Indian Spiced Black Bean and Tofu Burgers

At the Steamy Kitchen kitchens, we’ve been testing different variations of bean burgers and came up with one that is just as fabulous as Simon’s – and maybe just slightly even better since these are very simple to make and really a 3-step recipe!

Throw vegetables and canned black beans in food processor. Mix in silken tofu (acts like a healthy, low-calorie, protein rice binder) and panko bread crumbs. If you have any leftover grains (rice, quinoa, wild rice, couscous) you can add that too. Form into patties and fry both sides. Of course, I couldn’t leave out the goat cheese!

Indian Spiced Black Bean and Tofu Burgers

Indian Spiced Black Bean & Tofu Burgers Recipe Video

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Indian Spiced Black Bean and Tofu Burgers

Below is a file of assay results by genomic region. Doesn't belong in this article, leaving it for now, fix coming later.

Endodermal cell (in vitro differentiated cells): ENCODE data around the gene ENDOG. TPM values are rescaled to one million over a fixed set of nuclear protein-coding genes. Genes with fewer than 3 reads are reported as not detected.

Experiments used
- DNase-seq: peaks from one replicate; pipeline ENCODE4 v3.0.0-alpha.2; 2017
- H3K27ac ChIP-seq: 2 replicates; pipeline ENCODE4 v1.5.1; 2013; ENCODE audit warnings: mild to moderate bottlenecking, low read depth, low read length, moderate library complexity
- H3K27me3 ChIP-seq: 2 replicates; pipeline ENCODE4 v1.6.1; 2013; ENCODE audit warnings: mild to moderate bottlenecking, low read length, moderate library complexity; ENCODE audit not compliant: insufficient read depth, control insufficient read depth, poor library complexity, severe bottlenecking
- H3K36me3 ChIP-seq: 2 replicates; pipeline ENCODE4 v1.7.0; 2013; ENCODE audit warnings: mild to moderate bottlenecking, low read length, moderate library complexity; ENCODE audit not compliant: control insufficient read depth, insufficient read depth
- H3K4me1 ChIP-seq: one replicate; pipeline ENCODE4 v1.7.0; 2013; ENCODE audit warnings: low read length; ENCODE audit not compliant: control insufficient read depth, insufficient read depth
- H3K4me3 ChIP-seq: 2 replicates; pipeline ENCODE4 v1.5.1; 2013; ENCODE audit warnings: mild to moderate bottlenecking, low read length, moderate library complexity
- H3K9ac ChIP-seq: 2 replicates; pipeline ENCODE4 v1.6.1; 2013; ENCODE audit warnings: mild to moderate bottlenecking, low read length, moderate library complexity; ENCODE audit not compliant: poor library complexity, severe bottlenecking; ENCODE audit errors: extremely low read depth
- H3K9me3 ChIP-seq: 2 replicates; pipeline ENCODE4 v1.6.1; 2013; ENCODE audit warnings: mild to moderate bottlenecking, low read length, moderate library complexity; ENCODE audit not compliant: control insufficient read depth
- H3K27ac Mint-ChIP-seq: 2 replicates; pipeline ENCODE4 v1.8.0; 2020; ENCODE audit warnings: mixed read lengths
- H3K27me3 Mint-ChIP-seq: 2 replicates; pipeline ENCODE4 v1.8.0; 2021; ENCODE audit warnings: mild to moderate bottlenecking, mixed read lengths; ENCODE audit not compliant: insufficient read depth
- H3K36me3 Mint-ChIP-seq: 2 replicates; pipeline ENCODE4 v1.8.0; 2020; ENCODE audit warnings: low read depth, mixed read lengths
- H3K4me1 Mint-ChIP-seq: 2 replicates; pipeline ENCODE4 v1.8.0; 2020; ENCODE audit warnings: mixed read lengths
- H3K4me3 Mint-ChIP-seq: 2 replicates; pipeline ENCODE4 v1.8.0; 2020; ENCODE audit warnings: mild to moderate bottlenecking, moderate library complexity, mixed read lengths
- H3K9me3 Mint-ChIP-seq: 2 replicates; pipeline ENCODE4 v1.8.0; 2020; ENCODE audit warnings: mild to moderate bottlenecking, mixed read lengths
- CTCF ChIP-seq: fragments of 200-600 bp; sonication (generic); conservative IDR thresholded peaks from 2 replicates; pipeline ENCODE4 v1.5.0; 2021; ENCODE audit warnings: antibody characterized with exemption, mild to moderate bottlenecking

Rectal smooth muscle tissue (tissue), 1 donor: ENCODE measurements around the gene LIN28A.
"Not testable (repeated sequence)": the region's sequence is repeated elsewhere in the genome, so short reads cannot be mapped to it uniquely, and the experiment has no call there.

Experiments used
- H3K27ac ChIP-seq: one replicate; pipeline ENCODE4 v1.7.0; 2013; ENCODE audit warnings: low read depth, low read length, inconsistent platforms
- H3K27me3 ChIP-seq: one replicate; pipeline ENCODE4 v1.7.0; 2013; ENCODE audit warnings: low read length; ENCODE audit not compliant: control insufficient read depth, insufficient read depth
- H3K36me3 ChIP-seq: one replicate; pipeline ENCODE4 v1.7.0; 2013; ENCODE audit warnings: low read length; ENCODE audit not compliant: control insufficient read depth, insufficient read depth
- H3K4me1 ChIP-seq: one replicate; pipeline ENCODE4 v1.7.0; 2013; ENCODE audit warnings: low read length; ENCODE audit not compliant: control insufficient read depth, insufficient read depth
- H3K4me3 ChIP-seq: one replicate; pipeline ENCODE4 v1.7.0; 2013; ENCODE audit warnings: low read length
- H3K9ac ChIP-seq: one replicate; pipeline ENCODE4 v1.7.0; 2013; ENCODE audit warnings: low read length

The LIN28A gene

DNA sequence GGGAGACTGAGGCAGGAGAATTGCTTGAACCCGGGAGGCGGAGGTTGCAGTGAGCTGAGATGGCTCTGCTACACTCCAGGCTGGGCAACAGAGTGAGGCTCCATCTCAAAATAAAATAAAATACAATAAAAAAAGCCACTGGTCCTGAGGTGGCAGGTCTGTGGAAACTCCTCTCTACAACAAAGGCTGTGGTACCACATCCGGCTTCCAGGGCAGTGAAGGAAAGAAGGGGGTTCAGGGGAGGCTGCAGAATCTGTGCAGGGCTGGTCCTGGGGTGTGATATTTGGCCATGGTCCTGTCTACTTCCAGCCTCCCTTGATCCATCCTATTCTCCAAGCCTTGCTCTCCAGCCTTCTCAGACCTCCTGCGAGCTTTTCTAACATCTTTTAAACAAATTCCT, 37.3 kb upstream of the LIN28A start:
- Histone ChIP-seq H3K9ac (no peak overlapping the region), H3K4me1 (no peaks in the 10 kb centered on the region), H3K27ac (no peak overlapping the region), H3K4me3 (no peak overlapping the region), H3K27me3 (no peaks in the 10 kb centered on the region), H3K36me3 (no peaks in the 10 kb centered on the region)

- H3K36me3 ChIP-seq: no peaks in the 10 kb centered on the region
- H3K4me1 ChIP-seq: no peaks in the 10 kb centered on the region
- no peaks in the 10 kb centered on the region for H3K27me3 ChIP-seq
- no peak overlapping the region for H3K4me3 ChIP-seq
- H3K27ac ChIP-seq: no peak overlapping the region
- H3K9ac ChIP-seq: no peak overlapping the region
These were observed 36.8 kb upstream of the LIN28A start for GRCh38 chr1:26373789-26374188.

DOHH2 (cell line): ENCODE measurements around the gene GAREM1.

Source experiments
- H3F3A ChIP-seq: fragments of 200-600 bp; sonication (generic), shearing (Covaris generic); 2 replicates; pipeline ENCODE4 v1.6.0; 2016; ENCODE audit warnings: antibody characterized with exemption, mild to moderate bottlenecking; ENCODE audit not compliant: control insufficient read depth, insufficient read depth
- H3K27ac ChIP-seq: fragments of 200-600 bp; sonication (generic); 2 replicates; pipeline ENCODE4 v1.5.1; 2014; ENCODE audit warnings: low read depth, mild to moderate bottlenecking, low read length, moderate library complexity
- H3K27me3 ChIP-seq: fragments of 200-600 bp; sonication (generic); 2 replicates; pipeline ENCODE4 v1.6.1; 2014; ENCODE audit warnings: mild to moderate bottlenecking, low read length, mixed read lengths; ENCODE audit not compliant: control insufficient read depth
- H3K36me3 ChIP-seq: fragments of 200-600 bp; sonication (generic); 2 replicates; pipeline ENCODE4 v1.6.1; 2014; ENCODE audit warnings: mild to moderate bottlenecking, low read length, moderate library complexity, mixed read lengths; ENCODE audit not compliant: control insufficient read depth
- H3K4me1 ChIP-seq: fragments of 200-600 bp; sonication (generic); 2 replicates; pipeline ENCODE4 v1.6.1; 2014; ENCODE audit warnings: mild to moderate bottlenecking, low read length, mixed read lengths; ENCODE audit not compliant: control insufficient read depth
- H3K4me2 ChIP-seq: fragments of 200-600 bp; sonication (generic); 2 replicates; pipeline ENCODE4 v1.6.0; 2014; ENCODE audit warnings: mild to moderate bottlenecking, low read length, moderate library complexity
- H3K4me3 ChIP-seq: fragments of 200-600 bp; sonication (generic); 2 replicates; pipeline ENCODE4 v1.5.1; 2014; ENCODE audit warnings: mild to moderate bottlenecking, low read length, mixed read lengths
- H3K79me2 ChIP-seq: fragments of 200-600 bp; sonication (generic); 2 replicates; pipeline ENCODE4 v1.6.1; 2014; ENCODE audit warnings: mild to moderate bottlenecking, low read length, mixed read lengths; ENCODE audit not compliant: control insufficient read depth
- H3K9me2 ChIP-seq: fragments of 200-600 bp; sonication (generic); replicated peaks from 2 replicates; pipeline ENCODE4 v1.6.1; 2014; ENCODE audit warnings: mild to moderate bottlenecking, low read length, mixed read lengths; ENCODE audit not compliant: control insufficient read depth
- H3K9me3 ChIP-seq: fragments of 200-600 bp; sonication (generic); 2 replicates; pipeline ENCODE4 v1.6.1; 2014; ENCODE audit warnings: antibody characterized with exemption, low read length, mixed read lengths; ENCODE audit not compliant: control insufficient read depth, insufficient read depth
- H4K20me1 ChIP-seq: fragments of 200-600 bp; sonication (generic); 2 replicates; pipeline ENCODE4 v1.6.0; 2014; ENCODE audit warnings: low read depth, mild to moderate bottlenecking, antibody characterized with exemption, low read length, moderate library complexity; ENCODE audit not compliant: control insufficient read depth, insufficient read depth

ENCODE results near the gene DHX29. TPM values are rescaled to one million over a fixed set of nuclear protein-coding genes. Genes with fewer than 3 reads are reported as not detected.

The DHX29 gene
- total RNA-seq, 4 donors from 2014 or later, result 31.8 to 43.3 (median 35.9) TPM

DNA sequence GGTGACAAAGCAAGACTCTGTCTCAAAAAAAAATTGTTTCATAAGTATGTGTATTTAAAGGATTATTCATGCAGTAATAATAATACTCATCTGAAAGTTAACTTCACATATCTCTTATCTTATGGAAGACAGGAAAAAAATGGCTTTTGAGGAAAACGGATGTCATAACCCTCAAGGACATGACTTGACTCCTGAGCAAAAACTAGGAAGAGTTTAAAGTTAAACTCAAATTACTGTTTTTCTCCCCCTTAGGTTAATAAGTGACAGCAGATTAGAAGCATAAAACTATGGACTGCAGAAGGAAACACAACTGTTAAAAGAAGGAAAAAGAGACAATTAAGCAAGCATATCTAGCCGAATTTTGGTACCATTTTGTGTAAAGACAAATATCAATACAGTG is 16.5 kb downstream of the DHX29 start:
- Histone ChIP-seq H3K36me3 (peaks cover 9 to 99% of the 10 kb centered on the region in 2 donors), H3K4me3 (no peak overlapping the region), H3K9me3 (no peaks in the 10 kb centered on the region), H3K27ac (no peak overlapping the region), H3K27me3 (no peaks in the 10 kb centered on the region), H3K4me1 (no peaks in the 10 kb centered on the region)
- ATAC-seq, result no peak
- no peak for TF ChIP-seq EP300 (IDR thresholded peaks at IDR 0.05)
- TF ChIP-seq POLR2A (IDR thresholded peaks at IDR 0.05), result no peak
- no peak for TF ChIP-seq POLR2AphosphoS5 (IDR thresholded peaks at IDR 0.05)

Servings: 6 (makes 6 burgers) Prep Time: 5 minutes Cook Time: 10 minutes
tofu blackbean sliders featured-0052

This recipe is also great for using leftover rice, brown rice wild rice, couscous, farro or quinoa. You can substitute up to 1/2 cup of bread crumbs with any of these items. So, if you have 1/2 cup leftover rice, you can use that + 1/2 cup panko bread crumbs. In the video and photos, I used 1/2 cup quinoa + 1/2 cup panko bread crumbs. You can make Black Bean and Tofu Sliders instead - just make 12 small patties and use slider buns.

Ingredients:

1/4 red onion
1 bell pepper, cored
6 ounces fresh mushroom of your choice
One 16-ounce can black beans, rinsed and drained
2 teaspoons garam masala seasoning
1/2 teaspoon kosher or sea salt
6 ounces soft silken tofu (I prefer Mori-nu brand)
1 cup panko bread crumbs
2 teaspoons cooking oil
12 burger buns
mayonnaise (or soy mayonnaise)
2 cups fresh arugula
6 ounces goat cheese (or soy cheese)

Directions: